“Gods of Egypt” got me thinking about hieroglyphics.
Much of what we know about Egyptian society is based on stone drawings of important historical and cultural events. What most people don’t think about is that for every person who was scrawling on a wall about politics and economics at that time, there was also someone sniffing glue and scribbling pictures of penises and explosions.
We just don’t focus on that nonsense.
If a future society were to look back on us and make judgements based on our pictures, one can only hope that they don’t focus on movies like “Gods of Egypt,” our equivalent of hopped-up penis and explosion scribbles.
“Gods of Egypt” is probably the most unpleasant stretch of time I have ever had while sitting in a chair and I’ve had multiple dental surgeries.
During the movie, I left twice to go to the bathroom even though I didn’t actually have to. I forced it just to give myself sweet respite from the onscreen torture.
This movie makes the “Clash of the Titans” remake look like “Lawrence of Arabia.” It is an overlong cavalcade of nonsensical garbage soaked in the golden vomit of set designers and visual effects artists praying to cover the story’s numerous flaws under a shiny veneer.
Anyone who enjoys this bright, glittery imagery enough to miss how terrible everything else is can count themselves on the same level as cats who have an amazing time chasing laser pointers.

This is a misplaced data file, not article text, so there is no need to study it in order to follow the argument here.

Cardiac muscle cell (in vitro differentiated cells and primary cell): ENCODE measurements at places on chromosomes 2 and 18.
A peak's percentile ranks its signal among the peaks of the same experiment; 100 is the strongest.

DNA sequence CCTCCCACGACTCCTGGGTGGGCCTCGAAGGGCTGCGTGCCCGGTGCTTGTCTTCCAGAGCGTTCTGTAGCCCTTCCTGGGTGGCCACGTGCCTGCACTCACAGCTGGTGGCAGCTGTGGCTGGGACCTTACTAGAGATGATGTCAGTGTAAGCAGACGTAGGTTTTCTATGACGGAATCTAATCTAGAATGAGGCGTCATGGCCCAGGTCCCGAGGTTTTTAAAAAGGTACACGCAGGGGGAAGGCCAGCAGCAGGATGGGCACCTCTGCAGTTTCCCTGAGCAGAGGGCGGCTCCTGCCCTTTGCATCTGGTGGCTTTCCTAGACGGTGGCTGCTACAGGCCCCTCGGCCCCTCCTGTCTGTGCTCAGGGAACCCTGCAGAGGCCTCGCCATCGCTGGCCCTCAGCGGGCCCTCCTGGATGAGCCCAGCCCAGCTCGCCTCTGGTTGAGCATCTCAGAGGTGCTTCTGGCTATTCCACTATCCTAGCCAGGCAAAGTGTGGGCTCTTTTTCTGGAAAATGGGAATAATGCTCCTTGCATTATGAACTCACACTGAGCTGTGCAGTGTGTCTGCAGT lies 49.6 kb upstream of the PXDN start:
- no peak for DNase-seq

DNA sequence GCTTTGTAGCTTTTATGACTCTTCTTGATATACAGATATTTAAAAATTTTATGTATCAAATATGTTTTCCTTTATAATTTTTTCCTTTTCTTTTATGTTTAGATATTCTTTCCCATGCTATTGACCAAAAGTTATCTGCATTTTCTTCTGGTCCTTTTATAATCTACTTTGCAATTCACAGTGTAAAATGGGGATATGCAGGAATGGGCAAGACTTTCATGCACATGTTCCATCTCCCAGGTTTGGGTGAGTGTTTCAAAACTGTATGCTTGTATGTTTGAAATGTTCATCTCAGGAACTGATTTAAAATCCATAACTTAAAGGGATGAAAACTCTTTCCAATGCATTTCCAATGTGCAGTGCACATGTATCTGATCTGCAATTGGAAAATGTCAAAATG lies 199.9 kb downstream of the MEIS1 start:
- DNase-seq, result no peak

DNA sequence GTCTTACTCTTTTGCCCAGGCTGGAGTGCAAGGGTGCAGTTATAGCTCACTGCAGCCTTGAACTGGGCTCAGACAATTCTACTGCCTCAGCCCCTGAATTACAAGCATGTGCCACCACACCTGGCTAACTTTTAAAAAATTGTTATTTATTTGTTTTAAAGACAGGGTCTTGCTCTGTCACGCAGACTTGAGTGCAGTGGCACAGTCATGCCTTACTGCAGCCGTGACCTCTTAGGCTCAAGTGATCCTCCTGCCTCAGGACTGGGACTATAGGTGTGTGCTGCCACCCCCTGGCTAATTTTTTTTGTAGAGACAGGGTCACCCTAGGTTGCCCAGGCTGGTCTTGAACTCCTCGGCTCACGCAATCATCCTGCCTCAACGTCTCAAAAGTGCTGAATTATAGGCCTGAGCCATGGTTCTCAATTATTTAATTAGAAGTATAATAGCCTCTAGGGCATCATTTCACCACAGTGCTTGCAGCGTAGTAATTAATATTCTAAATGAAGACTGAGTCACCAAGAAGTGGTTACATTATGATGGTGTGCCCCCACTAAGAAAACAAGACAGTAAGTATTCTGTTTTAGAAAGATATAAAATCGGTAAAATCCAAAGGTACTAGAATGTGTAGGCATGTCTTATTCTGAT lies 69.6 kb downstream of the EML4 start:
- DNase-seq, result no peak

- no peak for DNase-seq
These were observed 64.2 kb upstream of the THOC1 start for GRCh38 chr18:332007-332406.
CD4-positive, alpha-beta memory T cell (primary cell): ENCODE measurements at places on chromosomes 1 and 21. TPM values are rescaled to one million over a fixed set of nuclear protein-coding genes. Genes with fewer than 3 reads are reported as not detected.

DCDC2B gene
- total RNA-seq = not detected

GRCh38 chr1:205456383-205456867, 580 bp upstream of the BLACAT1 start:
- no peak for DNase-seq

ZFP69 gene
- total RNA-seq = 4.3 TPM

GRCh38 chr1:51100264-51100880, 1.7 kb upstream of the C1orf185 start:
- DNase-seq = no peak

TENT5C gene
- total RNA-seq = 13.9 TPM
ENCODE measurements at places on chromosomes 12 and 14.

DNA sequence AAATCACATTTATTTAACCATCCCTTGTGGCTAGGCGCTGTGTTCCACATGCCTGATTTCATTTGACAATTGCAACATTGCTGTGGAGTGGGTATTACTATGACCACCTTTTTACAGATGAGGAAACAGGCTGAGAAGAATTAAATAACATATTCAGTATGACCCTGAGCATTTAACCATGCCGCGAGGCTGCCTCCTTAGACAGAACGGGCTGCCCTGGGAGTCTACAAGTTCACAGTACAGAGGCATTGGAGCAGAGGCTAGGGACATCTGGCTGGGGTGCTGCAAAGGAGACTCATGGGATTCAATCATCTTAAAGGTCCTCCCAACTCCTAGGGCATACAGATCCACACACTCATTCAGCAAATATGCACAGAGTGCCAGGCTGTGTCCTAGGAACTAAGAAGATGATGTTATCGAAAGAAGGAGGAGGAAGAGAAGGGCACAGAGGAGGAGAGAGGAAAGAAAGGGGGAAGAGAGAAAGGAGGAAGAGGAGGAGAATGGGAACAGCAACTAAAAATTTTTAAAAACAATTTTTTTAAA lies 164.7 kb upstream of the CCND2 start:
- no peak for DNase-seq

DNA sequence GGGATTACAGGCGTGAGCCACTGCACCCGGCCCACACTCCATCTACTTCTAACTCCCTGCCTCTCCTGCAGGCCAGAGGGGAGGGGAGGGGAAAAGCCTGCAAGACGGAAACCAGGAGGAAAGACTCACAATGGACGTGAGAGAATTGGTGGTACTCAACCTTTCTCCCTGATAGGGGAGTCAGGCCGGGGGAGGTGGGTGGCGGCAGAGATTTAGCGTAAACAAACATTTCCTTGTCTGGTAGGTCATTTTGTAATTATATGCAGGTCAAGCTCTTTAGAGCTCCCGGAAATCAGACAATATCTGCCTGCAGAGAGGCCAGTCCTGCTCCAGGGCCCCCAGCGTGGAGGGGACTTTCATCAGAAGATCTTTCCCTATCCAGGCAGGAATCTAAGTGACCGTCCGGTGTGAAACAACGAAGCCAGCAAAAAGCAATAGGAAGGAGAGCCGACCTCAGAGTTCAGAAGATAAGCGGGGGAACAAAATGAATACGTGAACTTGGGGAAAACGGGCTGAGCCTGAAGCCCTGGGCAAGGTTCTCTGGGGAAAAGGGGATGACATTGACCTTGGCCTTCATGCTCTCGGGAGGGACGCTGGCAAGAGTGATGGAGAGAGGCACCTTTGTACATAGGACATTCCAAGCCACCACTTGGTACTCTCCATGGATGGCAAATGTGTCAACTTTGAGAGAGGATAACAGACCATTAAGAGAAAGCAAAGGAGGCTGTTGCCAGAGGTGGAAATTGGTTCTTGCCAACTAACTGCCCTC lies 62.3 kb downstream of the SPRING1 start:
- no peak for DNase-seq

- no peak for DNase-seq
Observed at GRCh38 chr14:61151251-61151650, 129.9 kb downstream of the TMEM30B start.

The plot is stupid, the actors are obnoxious, and watching the action sequences is like taking acid and staring at a video game trailer on loop.
As unpleasant as “Gods of Egypt” is, when simply considering its failings as a film, it gets even worse when you consider its failings in the realm of human decency.
This story is set in the heart of Africa, but its cast is predominantly white. What’s worse is that the white actors, Gerard Butler almost hilariously so, have been covered in a ridiculous bronze tan as if that will trick people into missing how whitewashed this world is.
There are no more excuses to be made for this kind of prejudice. There never were. People like to rationalize it by claiming that big budget movies need to have big name talent to secure funding and that all of the big names just happen to be white people.
This argument falls to pieces with a movie like “Gods of Egypt” when the most recognizable protagonist is a random guy from “Game of Thrones” who is most famous for pretending to bang his fictional sister. If you think that kind of casting beats hiring up-and-coming actors of color, then you are just as clueless as Hollywood.
“Gods of Egypt” epitomizes what is wrong with the industry on multiple levels. It is a soulless monstrosity even uglier than the computer-generated titans it depicts. It scores 0 “chances Gerard Butler has of recovering from this” out of 10.